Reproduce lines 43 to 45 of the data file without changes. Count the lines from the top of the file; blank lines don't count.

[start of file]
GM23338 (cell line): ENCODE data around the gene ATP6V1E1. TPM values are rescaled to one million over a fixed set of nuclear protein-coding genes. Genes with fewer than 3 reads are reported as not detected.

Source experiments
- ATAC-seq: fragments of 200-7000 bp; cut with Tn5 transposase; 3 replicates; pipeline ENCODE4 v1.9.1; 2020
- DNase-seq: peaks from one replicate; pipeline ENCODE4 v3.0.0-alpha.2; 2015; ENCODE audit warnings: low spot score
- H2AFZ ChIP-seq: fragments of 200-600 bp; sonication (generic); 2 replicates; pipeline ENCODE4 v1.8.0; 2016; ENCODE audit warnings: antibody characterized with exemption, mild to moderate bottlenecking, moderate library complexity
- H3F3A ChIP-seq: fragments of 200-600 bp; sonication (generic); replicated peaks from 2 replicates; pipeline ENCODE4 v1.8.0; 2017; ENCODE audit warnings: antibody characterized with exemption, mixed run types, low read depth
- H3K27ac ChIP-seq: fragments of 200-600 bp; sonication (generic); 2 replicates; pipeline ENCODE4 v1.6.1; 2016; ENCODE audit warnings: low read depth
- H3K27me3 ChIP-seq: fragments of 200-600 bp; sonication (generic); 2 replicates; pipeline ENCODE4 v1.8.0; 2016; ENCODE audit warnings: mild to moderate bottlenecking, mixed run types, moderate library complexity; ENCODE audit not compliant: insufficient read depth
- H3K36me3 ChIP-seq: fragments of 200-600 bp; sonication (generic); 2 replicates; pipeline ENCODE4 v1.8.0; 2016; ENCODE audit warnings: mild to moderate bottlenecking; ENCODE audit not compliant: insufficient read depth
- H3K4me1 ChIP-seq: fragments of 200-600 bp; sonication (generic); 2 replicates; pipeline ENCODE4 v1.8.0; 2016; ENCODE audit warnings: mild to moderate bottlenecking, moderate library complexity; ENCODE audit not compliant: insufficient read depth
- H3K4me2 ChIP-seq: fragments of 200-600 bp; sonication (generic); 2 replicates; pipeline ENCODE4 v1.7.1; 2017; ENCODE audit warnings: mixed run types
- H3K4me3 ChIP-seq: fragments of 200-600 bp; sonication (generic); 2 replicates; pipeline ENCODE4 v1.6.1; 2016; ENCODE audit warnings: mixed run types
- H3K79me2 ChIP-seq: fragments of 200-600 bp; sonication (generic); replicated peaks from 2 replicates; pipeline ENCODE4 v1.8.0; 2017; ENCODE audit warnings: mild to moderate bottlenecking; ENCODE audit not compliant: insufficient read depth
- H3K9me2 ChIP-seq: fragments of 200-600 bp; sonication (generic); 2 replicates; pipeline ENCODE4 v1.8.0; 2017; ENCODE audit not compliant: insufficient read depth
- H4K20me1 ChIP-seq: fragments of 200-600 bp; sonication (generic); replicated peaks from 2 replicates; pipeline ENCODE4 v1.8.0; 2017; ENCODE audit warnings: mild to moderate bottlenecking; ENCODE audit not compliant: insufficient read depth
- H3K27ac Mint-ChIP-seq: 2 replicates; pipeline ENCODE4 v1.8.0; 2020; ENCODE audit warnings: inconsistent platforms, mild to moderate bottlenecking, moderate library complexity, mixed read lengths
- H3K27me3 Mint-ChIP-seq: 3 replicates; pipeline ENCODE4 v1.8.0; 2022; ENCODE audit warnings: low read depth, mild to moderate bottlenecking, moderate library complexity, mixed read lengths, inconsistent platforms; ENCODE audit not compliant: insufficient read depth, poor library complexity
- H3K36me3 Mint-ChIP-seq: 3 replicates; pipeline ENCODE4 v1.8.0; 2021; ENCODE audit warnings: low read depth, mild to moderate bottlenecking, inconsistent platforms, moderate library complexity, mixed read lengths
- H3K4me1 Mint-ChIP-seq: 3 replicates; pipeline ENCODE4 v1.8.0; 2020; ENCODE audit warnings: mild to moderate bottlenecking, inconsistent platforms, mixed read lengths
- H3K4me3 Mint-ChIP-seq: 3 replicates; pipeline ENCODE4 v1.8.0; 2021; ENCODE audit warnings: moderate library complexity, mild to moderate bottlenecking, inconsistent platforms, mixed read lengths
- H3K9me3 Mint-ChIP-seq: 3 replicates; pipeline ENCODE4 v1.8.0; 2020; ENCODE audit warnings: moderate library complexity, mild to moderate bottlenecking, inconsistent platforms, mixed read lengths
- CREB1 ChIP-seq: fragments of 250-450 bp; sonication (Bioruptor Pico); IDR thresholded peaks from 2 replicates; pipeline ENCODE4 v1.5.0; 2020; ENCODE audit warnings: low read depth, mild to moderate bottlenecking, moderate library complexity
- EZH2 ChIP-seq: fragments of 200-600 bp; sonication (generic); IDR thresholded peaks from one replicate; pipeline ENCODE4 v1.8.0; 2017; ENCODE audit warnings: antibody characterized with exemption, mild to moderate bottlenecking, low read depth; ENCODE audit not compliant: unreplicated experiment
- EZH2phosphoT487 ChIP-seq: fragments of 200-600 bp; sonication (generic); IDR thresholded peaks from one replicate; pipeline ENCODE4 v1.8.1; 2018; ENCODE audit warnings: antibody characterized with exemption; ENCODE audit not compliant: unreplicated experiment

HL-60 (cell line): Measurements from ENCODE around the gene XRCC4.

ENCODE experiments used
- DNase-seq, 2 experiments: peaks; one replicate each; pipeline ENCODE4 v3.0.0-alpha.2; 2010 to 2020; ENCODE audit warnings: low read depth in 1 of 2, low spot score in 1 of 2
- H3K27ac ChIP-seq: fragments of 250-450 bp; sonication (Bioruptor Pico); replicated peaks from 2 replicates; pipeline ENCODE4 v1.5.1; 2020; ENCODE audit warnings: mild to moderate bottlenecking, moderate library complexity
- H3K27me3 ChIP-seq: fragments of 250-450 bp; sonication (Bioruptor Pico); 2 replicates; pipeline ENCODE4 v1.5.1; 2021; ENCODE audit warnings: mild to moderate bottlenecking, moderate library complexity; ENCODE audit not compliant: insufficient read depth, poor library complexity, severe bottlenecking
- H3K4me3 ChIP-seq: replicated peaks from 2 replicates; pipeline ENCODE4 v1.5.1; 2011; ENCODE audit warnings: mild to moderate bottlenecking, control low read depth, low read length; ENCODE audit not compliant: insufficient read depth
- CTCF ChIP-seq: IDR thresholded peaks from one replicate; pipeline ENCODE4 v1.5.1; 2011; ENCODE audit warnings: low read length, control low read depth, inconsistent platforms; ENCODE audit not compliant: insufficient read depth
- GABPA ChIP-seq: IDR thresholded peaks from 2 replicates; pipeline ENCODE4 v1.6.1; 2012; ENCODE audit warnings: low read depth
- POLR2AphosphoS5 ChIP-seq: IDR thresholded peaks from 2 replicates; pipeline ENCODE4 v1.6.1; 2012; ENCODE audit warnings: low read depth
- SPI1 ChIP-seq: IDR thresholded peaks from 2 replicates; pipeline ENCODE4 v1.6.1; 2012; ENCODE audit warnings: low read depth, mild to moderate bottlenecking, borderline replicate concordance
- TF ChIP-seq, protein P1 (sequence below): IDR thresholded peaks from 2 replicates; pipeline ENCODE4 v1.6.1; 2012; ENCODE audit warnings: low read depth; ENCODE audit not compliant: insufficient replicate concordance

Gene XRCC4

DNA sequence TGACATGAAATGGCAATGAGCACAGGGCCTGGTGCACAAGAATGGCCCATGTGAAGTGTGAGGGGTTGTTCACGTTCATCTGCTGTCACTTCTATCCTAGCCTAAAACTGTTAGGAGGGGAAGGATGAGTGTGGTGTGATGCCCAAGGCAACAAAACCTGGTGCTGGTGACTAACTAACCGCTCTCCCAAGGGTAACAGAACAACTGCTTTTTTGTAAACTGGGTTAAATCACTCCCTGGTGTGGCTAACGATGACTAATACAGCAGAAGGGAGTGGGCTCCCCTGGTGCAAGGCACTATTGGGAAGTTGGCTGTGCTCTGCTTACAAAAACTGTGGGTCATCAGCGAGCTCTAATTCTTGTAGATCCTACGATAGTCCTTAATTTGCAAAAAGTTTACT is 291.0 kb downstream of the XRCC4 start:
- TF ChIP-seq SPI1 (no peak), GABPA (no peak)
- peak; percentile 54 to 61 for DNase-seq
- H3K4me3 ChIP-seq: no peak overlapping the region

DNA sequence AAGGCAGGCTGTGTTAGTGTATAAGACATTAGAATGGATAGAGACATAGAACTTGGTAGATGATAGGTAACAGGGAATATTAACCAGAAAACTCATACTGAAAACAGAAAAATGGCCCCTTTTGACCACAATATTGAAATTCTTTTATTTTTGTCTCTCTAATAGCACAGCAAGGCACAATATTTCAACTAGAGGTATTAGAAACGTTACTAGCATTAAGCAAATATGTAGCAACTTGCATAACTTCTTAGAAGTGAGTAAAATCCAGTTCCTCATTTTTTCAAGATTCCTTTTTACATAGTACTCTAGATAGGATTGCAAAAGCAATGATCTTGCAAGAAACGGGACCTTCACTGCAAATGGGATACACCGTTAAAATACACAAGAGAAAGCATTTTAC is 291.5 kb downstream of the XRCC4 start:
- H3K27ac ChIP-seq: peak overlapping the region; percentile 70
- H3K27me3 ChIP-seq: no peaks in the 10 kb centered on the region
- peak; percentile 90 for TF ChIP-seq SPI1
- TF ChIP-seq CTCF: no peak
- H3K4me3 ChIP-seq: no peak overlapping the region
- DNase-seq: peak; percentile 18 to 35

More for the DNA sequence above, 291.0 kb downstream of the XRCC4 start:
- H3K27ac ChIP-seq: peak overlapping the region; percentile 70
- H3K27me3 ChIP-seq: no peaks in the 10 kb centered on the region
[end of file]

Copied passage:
- H3K27me3 ChIP-seq: no peaks in the 10 kb centered on the region
- peak; percentile 90 for TF ChIP-seq SPI1
- TF ChIP-seq CTCF: no peak